With Director of National Intelligence Mike McConnell recently, and urgently, telling a Senate committee that the president must have even more powers to collect data from our e-mails and phone calls — under the much manipulated and evaded Foreign Intelligence Surveillance Act — I had a question: If George Orwell were still alive, coming to the United States as a visiting professor of countersurveillance, would his name be on a no-fly list, sending him back to England?
After all, it was Orwell, in "1984" (a novel that turned into a documentary), who predicted ours eventually becoming a society under increasing surveillance:
"How often, or on what system, the Thought Police plugged in any individual wire was guesswork. It was even conceivable that they watched everybody all the time. But at any rate, they could plug in your wire whenever they wanted to."
There is not yet universal individual surveillance, but as reporter Dan Kennedy wrote in the Boston Phoenix: "It's not that you're being watched. It's that you might be, and that you have no way of knowing whether you are or not."
For one of many examples of how this administration reminds me of the slogan of the fabled and feared 19th century Pinkerton Detective Agency — "We never sleep" — then-Secretary of Defense Donald Rumsfeld instituted in 2002 the Counterintelligence Field Activity Office (CIFA) to keep an unblinking eye on terrorism groups and foreign intelligence services inside the United States. CIFA, however, was barred by law from domestic spying on Americans.
But CIFA's database, in 2003, began to ignore that prohibition, gathering information — as Mark Manzetti reported in the April 25 New York Times — on "antiwar groups, churches, student activists" and other Americans who had been taught at some point in school that they had a First Amendment right to dissent from government policies.
The Pentagon pictorially and vividly named this Pentagon CIFA database "Talon" (a claw of a predatory animal). Much of what we have learned about Talon's extra-legal activities came from a Freedom of Information Act request by the American Civil Liberties Union for documents that were released, under that law, by the Pentagon last year.
Among Talon's trophies — likely to have been shared with the databases of other intelligence agencies — was an entry in 2005 that a "church service for peace" was about to be held in New York City. Presumably, Talon, through its liaisons with local enforcement agencies, informed the New York Police Department (long known for its "excesses" in surveillance) that this church service should be observed — maybe with plainclothes officers in the pews.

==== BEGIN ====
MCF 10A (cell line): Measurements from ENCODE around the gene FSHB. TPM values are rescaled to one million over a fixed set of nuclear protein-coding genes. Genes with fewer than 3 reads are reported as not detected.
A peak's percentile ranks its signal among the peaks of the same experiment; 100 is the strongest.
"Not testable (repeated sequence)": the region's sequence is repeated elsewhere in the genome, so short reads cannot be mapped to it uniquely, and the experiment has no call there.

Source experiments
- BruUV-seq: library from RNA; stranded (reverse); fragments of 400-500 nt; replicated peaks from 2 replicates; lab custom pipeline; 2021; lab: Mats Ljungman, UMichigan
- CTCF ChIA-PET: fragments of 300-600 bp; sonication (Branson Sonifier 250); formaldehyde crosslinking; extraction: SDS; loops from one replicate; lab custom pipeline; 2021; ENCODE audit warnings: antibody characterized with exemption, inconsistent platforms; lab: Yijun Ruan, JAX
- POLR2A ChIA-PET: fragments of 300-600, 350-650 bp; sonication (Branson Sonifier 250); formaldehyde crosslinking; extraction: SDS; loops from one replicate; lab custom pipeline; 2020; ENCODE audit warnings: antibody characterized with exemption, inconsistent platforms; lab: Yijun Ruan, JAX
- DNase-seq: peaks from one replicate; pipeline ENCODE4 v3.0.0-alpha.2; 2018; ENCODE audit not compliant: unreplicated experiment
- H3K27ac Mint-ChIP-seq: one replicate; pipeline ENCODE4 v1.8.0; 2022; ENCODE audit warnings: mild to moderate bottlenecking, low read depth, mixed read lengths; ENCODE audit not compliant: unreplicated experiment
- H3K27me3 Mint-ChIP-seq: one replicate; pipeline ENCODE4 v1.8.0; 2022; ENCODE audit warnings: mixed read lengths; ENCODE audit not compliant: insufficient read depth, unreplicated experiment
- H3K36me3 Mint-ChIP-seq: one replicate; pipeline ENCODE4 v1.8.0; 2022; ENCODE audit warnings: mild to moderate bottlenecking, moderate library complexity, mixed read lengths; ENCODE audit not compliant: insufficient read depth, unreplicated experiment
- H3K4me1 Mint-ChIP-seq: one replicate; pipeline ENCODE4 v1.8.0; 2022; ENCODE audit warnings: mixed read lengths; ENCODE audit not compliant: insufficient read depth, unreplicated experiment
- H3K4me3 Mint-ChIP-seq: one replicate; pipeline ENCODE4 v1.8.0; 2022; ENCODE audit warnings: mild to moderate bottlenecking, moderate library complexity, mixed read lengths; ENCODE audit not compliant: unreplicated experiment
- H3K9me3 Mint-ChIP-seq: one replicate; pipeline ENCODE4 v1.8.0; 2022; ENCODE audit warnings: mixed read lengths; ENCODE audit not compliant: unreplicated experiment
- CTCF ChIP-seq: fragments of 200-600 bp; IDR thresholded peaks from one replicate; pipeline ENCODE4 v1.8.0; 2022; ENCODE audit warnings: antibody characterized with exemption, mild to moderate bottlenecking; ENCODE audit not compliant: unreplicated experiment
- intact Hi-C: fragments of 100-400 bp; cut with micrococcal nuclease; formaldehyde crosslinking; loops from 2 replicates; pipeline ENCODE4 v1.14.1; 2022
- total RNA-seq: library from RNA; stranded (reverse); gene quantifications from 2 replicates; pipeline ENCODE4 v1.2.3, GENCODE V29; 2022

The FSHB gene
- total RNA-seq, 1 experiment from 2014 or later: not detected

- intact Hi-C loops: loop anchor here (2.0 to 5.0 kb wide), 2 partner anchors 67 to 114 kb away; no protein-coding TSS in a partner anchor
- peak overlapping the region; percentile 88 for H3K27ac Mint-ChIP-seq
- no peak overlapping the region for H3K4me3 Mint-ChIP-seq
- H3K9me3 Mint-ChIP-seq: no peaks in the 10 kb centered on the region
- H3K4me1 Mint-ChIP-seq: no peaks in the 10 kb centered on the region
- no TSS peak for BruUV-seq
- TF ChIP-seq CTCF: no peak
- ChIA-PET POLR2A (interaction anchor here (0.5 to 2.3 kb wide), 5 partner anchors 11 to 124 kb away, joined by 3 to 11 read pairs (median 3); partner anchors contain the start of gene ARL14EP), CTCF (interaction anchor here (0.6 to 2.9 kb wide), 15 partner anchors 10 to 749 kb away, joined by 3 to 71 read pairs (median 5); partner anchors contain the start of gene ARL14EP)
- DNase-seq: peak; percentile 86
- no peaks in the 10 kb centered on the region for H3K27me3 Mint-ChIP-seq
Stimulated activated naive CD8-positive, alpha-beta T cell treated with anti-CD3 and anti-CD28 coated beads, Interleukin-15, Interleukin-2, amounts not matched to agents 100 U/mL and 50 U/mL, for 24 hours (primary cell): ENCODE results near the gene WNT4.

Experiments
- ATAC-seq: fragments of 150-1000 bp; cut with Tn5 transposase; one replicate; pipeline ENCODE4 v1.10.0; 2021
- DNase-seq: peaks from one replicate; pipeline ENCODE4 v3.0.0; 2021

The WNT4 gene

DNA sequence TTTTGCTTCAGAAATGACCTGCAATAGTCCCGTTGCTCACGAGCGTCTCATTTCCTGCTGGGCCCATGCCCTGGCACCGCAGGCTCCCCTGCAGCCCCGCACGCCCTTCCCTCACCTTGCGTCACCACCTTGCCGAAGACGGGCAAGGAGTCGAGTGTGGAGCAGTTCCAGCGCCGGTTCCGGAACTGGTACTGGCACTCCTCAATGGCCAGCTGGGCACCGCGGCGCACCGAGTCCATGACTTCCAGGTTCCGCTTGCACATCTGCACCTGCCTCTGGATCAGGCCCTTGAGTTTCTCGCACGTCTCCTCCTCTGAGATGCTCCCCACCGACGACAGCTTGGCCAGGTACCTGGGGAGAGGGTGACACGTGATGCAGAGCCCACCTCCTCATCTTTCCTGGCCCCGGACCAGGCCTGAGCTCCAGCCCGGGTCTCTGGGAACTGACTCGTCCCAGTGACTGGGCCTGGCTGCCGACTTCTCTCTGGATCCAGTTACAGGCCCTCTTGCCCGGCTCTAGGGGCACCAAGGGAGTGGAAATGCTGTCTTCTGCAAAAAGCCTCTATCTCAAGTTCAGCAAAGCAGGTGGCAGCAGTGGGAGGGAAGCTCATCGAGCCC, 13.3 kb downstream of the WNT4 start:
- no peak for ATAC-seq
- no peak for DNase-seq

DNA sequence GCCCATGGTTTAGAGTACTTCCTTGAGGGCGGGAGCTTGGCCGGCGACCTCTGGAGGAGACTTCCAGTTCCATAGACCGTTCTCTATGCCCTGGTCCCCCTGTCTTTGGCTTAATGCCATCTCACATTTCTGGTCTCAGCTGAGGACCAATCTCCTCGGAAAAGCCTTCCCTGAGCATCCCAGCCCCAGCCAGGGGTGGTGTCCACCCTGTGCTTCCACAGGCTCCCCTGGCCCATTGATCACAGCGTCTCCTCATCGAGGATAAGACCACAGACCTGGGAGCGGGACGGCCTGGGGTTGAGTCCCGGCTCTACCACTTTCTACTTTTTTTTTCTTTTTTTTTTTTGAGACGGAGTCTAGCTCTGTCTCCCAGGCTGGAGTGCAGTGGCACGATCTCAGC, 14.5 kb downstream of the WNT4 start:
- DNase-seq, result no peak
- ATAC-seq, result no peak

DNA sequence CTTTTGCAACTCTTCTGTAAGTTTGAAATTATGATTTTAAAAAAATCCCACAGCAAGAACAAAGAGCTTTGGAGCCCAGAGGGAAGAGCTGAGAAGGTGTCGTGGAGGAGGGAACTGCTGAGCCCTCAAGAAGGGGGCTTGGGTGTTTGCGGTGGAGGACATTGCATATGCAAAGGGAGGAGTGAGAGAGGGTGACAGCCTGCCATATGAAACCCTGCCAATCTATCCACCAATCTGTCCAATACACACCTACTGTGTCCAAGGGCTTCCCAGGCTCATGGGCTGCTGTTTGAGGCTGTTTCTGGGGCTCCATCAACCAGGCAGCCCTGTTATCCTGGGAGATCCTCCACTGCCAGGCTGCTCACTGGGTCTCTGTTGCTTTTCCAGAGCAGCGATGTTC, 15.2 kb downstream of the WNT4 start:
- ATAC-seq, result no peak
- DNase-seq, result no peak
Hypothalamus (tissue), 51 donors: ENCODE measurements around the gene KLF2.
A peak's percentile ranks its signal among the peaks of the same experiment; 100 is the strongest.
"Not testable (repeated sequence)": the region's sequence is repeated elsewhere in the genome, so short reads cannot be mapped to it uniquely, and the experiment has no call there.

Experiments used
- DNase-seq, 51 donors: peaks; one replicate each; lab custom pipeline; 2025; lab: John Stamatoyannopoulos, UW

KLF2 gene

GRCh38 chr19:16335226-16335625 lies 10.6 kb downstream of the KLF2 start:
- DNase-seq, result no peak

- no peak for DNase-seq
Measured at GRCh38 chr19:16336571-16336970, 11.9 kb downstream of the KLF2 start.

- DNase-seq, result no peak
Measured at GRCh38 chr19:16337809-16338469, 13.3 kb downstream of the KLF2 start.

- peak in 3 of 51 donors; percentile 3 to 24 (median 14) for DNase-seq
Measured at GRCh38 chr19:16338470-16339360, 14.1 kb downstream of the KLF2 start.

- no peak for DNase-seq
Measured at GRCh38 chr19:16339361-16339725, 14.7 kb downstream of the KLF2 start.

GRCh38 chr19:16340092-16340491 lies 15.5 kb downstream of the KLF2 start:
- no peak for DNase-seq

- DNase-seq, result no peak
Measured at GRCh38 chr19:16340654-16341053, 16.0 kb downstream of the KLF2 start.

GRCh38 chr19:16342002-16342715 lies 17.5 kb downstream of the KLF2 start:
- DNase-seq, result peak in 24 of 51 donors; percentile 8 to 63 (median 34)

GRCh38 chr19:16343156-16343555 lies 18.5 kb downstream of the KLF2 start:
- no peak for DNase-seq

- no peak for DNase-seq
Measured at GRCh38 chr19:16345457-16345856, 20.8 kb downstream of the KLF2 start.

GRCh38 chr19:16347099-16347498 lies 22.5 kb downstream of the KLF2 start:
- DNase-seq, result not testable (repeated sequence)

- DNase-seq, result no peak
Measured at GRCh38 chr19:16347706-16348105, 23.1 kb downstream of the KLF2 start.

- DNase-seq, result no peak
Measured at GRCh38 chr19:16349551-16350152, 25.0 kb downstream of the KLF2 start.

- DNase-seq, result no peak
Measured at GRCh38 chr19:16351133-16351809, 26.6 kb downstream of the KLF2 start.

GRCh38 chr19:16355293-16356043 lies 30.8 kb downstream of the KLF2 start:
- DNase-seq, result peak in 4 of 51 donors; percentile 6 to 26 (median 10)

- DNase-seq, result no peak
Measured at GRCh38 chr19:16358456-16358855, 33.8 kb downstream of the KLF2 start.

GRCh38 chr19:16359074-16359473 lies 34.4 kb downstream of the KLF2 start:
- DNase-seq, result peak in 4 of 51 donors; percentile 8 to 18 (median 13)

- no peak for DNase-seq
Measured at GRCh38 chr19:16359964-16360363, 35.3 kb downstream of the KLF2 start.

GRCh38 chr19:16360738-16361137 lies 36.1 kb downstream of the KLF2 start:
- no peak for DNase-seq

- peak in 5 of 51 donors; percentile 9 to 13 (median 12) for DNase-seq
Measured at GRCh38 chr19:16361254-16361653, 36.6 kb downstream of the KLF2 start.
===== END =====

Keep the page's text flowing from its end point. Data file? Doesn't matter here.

Another rather striking Talon entry warned that a "Stop the War" rally in Akron, Ohio, was "a potential terrorist activity." The legacy of J. Edgar Hoover — and his COINTELPRO (counterintelligence operation) surveillance and infiltration — still lives and thrives!
But since Hoover himself left us in 1972, he never could have conceived — nor, for that matter, could have Orwell — the ever-expanding advances in government surveillance technology that causes more Americans to have a sense, however fleeting from time to time, that some electronic tendril of government may be watching over them, but there's no way to be sure.
However, in a sudden shaft of good news for those of us who still harbor a hope that we have some privacy left, there is a government official — James R. Clapper, the Pentagon's new intelligence chief, who has responded to complaints from citizens (not only professional civil libertarians) that his increasingly controversial Talon database is acting beyond and beneath the law.
As reported by Reuters and The New York Times, Clapper has recommended to Defense Secretary Robert Gates — who is not as invincible to second thoughts as his predecessor — that the Talon database be declawed. As of this writing, Gates has not yet given the dismantling order, but it appears reasonable that Clapper would not have gone public with his desire to retire Talon if he has not had some encouragement from Gates.
An ACLU lawyer, Ben Wizner, much involved in trying to regenerate the Bill of Rights, called Clapper's intention a "positive step" but cautioned that, as has happened in the past, the Pentagon could continue this kind of domestic spying under another name. "What we don't know about Pentagon surveillance within the United States," he told The New York Times, "far exceeds what we do know."
Still, I offer a toast to James Clapper, as I believe Orwell also would.
Nat Hentoff is a nationally renowned authority on the First Amendment and the Bill of Rights and author of many books, including "The War on the Bill of Rights and the Gathering Resistance" (Seven Stories Press, 2004).